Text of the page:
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09/13/94 PEOPLE STATE ILLINOIS v. GREGORY KOZLOWSKI

September 13, 1994

THE PEOPLE OF THE STATE OF ILLINOIS, PLAINTIFF-APPELLEE,
v.
GREGORY KOZLOWSKI, DEFENDANT-APPELLANT.



Appeal from the Circuit Court of Cook County. The Honorable Howard T. Savage, Judge Presiding.

Released for Publication October 14, 1994.

DiVito, Scariano, McCormick

The opinion of the court was delivered by: Divito

Presiding Justice DiVito delivered the opinion of the court:

Following a jury trial, defendant Gregory Kozlowski was convicted of aggravated criminal sexual abuse and sentenced to a seven-year prison term. He contends on appeal that his trial counsel's reliance on a defense that was not an available defense to the crime charged denied him the effective assistance of counsel. He maintains that because of this strategy, the prosecution's case was not subjected to meaningful adversarial testing, and that he is therefore entitled to a new trial without having to establish a reasonable probability that counsel's incompetence affected the outcome of the trial. Defendant also contends that the circuit court erred in failing to instruct the jury on an essential element of the crime charged. For reasons that follow, we reverse and remand for a new trial.

The 30-year-old defendant was charged with committing acts of oral copulation upon the 15-year-old complainant, who worked in defendant's flower shop. The charge was based on section 12-16(d) of the Criminal Code of 1961, which provides that, "the accused commits aggravated criminal sexual abuse if he or she commits an act of sexual penetration or sexual conduct with a victim who was at least 13 years of age but under 17 years of age and the accused was at least five years older than the victim." (Ill. Rev. Stat. 1991, ch. 38, par. 12-16(d), now codified at 720 ILCS 5/12-16(d) (West 1992).) The statute does not require, and the indictment did not allege, the use of force or threat of force. See People v. Campos (1987), 155 Ill. App. 3d 348, 360, 507 N.E.2d 1342, 108 Ill. Dec. 1.

In opening statement, defense counsel told the jury that, through cross-examination of the State's witnesses, defendant would set out a defense or defenses to the charge, and would testify to corroborate the defense.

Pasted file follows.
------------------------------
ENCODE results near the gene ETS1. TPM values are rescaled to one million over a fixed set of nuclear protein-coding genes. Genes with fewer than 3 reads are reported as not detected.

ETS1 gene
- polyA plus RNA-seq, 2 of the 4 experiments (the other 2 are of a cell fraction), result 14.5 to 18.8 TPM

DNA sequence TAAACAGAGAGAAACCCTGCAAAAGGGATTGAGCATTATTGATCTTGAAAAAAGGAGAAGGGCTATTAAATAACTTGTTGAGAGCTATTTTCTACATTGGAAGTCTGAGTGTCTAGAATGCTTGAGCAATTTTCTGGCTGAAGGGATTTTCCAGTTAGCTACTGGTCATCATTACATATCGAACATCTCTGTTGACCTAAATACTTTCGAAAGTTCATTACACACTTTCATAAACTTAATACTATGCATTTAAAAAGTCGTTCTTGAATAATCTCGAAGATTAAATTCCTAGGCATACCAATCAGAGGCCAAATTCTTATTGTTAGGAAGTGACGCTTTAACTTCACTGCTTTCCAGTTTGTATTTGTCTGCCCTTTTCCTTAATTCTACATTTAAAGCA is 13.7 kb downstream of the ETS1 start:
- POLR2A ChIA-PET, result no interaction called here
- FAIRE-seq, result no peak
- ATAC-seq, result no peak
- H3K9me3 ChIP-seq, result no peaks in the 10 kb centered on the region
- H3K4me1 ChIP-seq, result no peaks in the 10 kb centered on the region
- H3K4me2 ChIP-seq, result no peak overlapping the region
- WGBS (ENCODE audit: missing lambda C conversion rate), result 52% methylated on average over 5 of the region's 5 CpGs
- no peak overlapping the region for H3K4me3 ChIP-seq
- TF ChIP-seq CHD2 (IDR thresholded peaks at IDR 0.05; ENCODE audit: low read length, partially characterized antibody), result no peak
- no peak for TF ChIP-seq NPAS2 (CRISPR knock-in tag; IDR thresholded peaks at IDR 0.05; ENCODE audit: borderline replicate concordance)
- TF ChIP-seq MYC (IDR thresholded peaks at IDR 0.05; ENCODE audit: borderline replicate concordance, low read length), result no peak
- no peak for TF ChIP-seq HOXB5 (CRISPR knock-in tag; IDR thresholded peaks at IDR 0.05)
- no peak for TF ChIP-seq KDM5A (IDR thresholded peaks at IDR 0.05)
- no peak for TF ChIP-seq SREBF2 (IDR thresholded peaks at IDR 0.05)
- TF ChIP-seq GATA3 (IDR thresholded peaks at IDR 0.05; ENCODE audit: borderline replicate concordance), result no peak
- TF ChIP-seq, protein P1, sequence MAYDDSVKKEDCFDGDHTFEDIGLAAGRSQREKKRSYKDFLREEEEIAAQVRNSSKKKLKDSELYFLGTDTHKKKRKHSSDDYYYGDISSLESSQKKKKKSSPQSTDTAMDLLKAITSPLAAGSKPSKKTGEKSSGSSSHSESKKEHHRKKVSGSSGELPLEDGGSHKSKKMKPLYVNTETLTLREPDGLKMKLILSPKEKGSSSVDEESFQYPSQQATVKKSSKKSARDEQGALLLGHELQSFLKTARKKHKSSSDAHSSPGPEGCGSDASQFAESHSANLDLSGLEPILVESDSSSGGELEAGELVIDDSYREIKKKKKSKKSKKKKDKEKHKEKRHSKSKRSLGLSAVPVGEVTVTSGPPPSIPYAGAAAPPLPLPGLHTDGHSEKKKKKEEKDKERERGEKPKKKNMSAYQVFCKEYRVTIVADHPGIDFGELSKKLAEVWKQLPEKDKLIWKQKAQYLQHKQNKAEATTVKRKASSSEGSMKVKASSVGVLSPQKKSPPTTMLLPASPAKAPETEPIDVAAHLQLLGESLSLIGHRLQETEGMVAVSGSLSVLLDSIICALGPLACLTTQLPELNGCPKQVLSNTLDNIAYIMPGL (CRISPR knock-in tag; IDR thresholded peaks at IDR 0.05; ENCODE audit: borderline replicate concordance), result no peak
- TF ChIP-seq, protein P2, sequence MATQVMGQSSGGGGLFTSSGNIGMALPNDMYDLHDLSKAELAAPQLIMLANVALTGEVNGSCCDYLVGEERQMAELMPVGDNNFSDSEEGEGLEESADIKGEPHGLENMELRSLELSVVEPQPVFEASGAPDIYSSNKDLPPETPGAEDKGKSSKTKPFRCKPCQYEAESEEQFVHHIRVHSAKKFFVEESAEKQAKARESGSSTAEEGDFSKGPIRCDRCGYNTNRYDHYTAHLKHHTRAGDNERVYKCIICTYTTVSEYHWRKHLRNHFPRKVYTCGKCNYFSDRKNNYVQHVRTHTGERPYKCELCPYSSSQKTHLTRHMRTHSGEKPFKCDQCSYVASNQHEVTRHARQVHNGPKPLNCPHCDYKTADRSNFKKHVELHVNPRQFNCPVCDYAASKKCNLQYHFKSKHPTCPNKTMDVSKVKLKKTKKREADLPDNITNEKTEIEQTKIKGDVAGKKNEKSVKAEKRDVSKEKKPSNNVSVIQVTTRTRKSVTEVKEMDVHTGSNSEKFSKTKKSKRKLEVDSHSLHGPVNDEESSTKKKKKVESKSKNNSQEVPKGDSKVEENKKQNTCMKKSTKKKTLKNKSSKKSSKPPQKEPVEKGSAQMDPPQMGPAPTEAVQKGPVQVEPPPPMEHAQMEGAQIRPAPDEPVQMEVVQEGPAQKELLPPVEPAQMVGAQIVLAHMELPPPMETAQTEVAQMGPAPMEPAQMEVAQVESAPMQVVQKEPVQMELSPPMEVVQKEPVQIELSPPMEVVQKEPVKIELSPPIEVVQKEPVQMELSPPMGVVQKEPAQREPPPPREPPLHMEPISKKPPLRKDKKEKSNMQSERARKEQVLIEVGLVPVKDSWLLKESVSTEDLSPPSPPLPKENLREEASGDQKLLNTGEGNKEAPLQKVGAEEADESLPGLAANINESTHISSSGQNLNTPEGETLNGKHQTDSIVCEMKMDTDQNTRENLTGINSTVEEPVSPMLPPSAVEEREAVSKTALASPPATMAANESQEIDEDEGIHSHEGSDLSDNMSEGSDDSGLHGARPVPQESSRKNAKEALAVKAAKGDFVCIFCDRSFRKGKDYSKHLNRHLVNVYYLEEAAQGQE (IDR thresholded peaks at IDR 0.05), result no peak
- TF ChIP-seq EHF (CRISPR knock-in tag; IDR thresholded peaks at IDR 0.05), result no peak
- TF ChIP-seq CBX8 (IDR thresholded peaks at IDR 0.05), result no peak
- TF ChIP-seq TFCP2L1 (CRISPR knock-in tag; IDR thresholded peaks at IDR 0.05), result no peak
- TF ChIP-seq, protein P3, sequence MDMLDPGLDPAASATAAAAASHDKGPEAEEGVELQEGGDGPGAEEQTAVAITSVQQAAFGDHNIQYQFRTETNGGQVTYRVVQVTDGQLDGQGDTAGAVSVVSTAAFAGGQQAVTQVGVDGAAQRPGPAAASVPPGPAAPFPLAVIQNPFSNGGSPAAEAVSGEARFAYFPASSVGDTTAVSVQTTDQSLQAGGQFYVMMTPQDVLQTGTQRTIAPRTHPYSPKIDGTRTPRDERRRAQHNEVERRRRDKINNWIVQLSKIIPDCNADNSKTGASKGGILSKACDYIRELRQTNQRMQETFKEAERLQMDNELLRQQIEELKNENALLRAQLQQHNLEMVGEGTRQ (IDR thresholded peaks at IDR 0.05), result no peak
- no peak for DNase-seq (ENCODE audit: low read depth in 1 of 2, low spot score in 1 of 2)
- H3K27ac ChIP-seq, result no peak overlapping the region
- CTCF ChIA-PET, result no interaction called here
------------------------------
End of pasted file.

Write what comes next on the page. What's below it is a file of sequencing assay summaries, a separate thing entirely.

Complainant testified that he was born on November 9, 1974, and was 15 years old when he began work in defendant's flower shop in May 1990. He and defendant occasionally drank beer after work, and defendant often talked about homosexual sex. At one point, defendant pushed complainant against a flower cooler and kissed him. Complainant became angry and left. However, on three subsequent occasions, complainant allowed defendant to perform acts of oral sex upon him. Complainant told his parents about the sexual activity after he began counseling sessions with a social worker.

After the direct examination of complainant, the court asked defense counsel in chambers whether his failure to object to certain questions was attributable to his trial strategy. Counsel asked the court which questions he thought were objectionable. The court responded that it did not intend to interfere, but wanted to be surethat "this was the way you wanted to try the case." Counsel then stated that if there was something to which he wanted to object, he would have done so.

On cross-examination, defense counsel asked complainant whether he consented to the acts of oral copulation. Complainant responded that he did consent, and that defendant did not use or threaten to use force.

Complainant's mother testified that his behavior at home changed for the worse after he began working for defendant, and that she sent him to counseling sessions in August 1990. Approximately four months later, he told her about the sexual activity with defendant. Defense counsel did not object to this testimony.

Chicago police officer Kathleen Argentino testified that defendant was arrested in a hotel room in the company of a teenage boy who had run away from home. Defense counsel did not object to this testimony.

The circuit court then initiated the following exchange with defense counsel in chambers:

"The Court: I find it very difficult to sit out there and witness what's happening before me in what's said to be a trial. I have heard what I believe to be inadmissible hearsay, and I have heard evidence of another crime which has no connection so far ...


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